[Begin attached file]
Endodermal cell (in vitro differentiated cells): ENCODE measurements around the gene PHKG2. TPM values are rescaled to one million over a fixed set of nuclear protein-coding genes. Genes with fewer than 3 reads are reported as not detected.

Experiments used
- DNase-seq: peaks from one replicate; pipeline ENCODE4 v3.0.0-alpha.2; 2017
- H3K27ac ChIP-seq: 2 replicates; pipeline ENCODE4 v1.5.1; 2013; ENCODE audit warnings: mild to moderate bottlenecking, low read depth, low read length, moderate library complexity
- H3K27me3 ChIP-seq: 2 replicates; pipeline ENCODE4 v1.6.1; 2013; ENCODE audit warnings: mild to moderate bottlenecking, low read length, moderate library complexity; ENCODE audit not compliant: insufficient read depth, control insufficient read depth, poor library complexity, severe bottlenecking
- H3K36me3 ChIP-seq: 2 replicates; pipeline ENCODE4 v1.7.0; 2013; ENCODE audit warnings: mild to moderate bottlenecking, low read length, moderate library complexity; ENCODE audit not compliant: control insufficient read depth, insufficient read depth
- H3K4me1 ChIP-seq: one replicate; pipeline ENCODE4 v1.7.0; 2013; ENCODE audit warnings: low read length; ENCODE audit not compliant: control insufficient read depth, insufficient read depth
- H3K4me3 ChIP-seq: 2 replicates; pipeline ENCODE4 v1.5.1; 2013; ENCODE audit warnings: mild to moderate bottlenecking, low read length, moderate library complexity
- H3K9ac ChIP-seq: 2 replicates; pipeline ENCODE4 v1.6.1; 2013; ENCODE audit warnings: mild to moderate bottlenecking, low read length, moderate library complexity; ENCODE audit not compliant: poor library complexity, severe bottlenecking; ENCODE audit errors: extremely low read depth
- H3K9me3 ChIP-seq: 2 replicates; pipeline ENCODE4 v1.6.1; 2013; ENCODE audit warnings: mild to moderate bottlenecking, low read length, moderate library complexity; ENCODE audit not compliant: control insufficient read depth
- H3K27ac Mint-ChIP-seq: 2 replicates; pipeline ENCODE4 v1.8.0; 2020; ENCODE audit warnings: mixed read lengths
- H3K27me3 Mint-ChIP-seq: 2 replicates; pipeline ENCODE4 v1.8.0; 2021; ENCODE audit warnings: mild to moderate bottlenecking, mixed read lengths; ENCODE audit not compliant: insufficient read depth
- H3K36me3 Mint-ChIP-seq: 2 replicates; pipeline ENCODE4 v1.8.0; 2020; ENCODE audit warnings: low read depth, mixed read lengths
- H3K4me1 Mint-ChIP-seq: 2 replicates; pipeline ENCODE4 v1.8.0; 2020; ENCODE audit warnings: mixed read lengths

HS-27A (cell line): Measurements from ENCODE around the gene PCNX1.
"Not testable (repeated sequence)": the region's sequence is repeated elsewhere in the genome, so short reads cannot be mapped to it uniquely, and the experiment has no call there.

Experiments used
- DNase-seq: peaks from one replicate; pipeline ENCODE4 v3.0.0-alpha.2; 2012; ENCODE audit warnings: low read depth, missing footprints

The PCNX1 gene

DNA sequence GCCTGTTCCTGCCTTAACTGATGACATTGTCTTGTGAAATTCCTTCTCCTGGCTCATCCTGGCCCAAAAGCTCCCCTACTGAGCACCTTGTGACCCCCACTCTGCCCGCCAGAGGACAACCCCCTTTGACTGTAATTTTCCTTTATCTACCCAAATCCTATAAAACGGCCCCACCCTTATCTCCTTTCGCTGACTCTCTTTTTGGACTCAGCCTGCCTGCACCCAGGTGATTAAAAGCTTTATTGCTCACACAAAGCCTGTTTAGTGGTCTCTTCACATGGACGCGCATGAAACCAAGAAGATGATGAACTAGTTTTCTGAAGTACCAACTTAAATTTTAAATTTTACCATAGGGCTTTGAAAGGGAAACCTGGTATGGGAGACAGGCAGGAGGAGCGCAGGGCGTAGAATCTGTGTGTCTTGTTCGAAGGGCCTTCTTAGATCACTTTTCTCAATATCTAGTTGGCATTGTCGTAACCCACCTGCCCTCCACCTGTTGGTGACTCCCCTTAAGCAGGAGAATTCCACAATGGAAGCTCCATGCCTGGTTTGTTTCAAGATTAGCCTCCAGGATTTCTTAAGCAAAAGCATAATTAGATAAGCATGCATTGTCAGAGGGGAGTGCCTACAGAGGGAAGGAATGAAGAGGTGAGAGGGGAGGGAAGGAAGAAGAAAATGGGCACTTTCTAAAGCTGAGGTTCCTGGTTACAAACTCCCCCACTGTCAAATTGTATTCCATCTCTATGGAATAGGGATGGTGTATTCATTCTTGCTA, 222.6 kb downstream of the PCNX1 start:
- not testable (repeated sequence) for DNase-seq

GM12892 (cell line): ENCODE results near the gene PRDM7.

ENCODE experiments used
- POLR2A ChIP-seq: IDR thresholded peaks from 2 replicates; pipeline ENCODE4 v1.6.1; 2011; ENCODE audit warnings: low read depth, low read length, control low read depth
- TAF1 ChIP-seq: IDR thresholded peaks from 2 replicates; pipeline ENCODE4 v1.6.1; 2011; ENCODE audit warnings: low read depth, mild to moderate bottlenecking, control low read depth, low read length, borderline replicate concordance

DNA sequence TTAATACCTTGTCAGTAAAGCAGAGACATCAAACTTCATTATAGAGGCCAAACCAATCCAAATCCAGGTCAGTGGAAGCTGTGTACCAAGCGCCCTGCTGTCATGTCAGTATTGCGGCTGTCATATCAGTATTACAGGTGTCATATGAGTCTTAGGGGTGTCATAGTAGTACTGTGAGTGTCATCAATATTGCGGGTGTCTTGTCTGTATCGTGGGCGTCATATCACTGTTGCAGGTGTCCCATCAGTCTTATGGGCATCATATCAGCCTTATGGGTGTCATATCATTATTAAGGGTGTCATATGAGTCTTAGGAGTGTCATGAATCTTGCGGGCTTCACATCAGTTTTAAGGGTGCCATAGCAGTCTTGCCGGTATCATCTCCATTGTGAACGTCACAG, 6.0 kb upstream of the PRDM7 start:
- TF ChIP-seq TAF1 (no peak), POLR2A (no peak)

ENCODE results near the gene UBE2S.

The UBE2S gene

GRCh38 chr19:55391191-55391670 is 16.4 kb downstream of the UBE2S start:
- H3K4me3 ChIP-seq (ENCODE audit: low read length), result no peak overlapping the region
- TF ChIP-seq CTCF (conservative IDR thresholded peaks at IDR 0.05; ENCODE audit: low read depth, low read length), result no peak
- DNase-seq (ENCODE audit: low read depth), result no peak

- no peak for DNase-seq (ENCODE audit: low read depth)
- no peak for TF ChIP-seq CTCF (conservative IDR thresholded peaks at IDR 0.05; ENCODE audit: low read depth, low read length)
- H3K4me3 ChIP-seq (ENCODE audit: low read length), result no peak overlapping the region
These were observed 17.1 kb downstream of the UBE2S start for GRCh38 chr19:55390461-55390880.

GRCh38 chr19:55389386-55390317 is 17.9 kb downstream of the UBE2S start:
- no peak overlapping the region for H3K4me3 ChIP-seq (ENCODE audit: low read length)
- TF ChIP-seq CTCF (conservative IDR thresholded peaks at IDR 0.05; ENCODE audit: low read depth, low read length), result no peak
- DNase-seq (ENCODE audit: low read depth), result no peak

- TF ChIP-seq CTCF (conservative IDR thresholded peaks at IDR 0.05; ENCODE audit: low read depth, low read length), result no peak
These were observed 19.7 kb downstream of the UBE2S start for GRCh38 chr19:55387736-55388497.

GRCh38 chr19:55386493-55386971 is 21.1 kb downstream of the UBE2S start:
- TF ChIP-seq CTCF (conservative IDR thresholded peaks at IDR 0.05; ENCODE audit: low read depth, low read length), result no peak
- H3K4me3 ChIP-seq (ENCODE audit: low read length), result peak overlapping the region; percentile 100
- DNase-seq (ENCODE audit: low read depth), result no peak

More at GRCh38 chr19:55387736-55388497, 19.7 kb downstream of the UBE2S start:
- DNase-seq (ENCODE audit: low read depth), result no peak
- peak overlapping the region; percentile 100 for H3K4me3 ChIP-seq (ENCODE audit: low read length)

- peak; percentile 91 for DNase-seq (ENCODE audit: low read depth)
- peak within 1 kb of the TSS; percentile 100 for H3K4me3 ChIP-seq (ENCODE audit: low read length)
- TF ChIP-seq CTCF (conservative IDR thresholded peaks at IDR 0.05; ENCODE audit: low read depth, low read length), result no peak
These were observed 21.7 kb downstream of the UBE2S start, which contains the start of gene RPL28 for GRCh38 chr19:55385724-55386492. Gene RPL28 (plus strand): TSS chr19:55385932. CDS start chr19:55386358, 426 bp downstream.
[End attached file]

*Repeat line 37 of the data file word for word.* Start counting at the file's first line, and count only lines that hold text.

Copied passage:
These were observed 17.1 kb downstream of the UBE2S start for GRCh38 chr19:55390461-55390880.